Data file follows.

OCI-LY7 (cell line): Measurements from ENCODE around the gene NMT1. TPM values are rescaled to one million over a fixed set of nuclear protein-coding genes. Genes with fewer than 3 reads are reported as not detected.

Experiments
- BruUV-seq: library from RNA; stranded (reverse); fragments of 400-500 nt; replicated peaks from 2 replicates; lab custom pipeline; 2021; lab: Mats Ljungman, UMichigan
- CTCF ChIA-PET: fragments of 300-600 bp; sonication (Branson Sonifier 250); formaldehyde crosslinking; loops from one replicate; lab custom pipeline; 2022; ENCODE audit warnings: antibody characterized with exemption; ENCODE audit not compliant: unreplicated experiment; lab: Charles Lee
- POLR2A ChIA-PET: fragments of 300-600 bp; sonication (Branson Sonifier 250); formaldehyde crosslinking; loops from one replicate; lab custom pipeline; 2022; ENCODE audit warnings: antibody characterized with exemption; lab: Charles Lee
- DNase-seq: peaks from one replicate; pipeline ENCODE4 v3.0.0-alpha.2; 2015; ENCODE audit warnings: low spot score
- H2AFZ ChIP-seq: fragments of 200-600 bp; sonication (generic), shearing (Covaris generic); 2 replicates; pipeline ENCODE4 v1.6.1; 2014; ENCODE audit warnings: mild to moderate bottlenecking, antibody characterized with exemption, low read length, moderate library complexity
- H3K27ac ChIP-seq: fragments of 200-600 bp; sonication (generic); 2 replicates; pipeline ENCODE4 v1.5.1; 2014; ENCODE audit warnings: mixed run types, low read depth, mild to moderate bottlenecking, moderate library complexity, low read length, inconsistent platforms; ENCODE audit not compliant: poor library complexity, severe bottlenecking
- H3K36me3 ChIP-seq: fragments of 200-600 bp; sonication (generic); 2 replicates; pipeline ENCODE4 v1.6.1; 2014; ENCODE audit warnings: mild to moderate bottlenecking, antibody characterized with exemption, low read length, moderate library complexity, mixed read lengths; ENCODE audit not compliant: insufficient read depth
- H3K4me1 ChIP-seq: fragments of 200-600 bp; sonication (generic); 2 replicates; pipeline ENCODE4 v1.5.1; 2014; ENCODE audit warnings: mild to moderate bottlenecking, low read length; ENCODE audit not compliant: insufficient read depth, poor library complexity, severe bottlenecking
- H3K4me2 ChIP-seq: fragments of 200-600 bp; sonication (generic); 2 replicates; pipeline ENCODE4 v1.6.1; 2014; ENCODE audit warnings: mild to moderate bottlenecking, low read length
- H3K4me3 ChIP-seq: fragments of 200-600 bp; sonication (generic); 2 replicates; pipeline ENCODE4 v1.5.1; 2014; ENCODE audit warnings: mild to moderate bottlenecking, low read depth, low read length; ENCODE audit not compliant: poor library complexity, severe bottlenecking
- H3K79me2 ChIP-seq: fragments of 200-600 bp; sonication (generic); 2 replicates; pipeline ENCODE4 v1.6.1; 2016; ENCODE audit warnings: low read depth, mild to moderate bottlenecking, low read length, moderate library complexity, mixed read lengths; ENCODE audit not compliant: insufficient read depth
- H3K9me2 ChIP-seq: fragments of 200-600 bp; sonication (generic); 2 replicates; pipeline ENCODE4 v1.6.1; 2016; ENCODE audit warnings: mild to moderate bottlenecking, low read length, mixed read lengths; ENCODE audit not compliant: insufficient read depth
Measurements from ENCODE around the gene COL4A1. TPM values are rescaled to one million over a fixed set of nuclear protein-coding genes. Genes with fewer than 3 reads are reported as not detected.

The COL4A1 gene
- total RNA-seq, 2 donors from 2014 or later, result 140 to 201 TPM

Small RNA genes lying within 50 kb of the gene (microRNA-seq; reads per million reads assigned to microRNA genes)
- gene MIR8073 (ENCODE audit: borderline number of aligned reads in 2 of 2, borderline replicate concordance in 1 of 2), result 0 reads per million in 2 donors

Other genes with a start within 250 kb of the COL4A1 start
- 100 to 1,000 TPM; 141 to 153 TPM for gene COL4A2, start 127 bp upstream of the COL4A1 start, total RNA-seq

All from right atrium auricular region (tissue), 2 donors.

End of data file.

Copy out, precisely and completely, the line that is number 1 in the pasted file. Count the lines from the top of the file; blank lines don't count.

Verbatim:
OCI-LY7 (cell line): Measurements from ENCODE around the gene NMT1. TPM values are rescaled to one million over a fixed set of nuclear protein-coding genes. Genes with fewer than 3 reads are reported as not detected.